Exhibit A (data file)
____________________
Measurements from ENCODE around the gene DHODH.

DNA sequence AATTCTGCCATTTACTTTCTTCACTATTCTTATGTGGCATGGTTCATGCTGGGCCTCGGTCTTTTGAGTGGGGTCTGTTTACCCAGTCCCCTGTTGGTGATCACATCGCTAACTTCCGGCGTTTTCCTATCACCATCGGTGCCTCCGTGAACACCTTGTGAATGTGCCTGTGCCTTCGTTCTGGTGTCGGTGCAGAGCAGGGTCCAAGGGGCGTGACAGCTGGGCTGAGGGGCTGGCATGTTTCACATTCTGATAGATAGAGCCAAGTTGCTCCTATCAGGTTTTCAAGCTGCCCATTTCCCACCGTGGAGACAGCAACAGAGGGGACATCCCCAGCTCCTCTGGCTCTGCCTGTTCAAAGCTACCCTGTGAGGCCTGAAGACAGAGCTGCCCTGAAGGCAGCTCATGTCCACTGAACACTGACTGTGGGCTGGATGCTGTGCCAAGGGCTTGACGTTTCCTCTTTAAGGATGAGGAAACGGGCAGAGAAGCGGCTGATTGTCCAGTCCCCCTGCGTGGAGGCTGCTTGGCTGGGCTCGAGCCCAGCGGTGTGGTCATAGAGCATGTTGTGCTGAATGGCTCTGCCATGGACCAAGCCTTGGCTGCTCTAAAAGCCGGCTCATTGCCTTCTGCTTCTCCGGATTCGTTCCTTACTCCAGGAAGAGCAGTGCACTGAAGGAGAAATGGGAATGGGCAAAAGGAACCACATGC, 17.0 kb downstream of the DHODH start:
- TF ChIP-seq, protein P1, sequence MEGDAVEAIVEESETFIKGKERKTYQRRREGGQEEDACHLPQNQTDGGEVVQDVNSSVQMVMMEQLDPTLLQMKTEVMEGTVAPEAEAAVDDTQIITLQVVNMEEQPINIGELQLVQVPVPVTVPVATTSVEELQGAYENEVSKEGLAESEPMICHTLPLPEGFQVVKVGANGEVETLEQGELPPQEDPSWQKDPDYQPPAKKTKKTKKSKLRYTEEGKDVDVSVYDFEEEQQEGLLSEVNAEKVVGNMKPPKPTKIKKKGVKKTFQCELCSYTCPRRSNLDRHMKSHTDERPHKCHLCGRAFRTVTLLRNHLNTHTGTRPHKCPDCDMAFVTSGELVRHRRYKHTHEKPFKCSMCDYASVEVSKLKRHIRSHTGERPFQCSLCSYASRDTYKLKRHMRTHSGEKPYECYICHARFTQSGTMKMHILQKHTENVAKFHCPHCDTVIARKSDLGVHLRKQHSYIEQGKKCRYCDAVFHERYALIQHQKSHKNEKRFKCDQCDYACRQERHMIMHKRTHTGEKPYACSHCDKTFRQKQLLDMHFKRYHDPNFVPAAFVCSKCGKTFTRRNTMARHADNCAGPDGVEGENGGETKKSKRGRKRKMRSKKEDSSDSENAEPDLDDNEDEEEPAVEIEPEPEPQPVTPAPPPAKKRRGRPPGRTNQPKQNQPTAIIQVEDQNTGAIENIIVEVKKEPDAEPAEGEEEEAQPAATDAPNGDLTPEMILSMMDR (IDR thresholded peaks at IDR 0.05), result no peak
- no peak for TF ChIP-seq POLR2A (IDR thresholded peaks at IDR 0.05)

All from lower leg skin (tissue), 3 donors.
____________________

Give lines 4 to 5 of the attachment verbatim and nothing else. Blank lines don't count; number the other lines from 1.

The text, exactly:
- no peak for TF ChIP-seq POLR2A (IDR thresholded peaks at IDR 0.05)

All from lower leg skin (tissue), 3 donors.